Saturday, March 17, 2012

Socialist Libertarianism: The Party For Me?

Yesterday I received a letter in the mail that made my stomach turn. It was some kind of request to confirm my membership in the Republican party. I felt like screaming “WHAT?!?!? No, no, no! I’ve never been part of your lousy party! This is all some kind of horrible, horrible mistake!”

I would also have been horrified if I’d received such a letter from the Democratic party—but probably not to the point where I felt I needed to take a bath to wash away the slime of association.

I know I shouldn’t be so hard on Republicans. They make some valid points and I agree with their stance on some issues. But their ideology just seems so muddled to me.

Anyway, I was thinking a while back to post something about my framework for analysis of political issues. I guess it will kind of explain why I am neither a Republican nor Democrat (nor anything else).

As I see it, there are two great American political traditions, both of which are important, but which constantly come into conflict: the libertarian tradition and the socialist tradition.

Libertarianism is basically the idea that this is a free country. Everyone is free to do whatever they want as long as it does not interfere with other people being able to do whatever they want. And the sole purpose of the government is to prevent people from infringing on each other’s rights.

Now, unfortunately, in order for government to exist, it must infringe on some rights—most notably, property rights. The imposition of taxes is an infringement on people’s right to keep their stuff and do with it as they please. But this is an absolutely necessary infringement that cannot be gotten around. So, the libertarian tradition must come to terms with the fact that the government sometimes has to infringe on people’s rights in order to prevent the infringement of other, more important rights.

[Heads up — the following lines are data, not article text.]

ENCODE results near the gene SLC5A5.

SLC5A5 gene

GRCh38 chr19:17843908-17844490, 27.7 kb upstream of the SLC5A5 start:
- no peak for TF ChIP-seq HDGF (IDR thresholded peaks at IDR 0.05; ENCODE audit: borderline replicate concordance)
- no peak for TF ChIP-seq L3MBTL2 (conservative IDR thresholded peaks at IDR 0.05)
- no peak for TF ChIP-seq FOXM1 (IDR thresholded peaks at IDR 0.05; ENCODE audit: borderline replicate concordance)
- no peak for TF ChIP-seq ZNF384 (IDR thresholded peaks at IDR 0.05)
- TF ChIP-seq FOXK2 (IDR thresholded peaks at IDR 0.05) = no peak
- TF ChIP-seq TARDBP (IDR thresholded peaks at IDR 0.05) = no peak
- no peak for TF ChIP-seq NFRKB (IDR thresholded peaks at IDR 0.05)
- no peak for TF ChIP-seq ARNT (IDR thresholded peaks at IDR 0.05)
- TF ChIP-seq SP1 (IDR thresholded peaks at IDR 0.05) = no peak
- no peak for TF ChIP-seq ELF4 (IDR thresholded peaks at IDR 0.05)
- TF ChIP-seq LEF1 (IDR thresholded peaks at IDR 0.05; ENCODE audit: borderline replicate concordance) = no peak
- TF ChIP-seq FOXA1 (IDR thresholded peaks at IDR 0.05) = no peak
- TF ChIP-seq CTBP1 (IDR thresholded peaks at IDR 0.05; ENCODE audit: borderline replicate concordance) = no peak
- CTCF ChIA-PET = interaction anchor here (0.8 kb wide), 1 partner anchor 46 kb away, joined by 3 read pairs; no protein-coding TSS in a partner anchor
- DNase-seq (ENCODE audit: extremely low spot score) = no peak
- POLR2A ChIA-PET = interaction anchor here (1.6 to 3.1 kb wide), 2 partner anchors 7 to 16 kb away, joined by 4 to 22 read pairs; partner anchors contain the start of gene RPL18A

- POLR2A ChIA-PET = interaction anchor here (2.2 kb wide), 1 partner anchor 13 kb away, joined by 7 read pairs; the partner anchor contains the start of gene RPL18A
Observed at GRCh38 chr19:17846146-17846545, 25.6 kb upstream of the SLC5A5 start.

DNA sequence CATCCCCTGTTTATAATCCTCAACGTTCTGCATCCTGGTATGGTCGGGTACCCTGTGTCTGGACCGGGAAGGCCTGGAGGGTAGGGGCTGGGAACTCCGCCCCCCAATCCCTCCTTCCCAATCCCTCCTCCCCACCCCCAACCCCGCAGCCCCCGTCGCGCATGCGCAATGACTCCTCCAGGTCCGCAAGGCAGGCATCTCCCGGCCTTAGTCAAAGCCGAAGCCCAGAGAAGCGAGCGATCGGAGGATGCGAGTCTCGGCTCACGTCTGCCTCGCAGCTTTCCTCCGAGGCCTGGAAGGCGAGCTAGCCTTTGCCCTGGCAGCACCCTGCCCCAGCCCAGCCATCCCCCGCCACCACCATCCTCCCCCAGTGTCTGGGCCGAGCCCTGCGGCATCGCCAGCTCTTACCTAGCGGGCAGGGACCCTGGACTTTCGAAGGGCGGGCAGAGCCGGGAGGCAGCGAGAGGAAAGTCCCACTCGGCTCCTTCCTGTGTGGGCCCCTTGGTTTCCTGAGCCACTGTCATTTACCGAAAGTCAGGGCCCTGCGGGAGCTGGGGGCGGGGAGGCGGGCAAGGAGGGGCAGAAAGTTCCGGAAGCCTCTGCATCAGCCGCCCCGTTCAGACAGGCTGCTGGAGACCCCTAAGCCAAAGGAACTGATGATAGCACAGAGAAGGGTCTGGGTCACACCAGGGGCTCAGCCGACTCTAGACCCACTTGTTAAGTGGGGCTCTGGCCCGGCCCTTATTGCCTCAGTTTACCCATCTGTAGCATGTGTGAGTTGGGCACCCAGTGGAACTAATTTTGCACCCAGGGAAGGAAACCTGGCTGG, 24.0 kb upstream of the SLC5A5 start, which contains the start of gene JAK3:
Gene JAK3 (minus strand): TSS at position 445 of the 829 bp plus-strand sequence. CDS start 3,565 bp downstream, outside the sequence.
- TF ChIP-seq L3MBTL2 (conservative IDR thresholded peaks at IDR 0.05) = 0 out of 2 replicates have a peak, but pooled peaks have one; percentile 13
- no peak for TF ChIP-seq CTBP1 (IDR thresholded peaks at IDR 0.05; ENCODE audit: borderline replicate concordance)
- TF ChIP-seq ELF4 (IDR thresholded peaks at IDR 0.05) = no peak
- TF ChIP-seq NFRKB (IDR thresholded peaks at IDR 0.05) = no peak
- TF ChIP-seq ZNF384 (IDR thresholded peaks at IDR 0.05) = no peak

The second great American political tradition (socialism) is basically the idea that the government can also infringe on people’s rights in order to serve the common good. Taxes are imposed to provide valuable services which may be as widely supported as public libraries, post offices, schools, or as controversial as subsidized healthcare and welfare checks.

Or looking at issues of free speech, for example, the libertarian tradition would say that a person's right to say whatever they want should only be abridged in order to prevent harm to others (as in the case of slanderous libel, yelling "fire!" in a movie theater, or giving false credentials). But the socialist tradition would allow for infringement of free speech in order to serve the common good (as in the case of corporations not being allowed to run political ads lest the wealthy be given a free hand in trying to sway an election).

As I see it, these two great American political traditions are always coming into conflict, and always will, because the libertarian tradition is not sufficiently compassionate and the socialist tradition is not sufficiently protective of liberty—we need both, held in tension—but that means there are a lot of “grey areas” where we have to make difficult decisions about when and how much to abridge people’s rights.

So anyway, that’s basically my framework for thinking about politics … and why I don’t like the way that Republicans and Democrats (in my view) tend to overemphasize one tradition or the other as if everything were really quite black-and-white. Although in truth, there are some issues that I think are black-and-white (e.g. I think the right to free speech obviously should trump the supposed common good of attempting to prevent the wealthy from swaying elections--more on that here).

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